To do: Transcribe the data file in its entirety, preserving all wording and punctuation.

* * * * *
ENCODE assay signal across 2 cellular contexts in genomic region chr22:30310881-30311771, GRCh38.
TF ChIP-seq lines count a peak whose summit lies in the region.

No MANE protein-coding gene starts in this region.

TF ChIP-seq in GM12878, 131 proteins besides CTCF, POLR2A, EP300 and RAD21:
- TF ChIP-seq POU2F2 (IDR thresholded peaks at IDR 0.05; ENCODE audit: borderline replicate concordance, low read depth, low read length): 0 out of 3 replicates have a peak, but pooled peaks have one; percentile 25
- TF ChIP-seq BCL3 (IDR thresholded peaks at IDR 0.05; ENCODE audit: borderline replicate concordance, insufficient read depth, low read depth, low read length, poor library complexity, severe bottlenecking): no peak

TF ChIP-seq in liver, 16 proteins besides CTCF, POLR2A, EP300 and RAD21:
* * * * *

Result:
ENCODE assay signal across 2 cellular contexts in genomic region chr22:30310881-30311771, GRCh38.
TF ChIP-seq lines count a peak whose summit lies in the region.

No MANE protein-coding gene starts in this region.

TF ChIP-seq in GM12878, 131 proteins besides CTCF, POLR2A, EP300 and RAD21:
- TF ChIP-seq POU2F2 (IDR thresholded peaks at IDR 0.05; ENCODE audit: borderline replicate concordance, low read depth, low read length): 0 out of 3 replicates have a peak, but pooled peaks have one; percentile 25
- TF ChIP-seq BCL3 (IDR thresholded peaks at IDR 0.05; ENCODE audit: borderline replicate concordance, insufficient read depth, low read depth, low read length, poor library complexity, severe bottlenecking): no peak

TF ChIP-seq in liver, 16 proteins besides CTCF, POLR2A, EP300 and RAD21: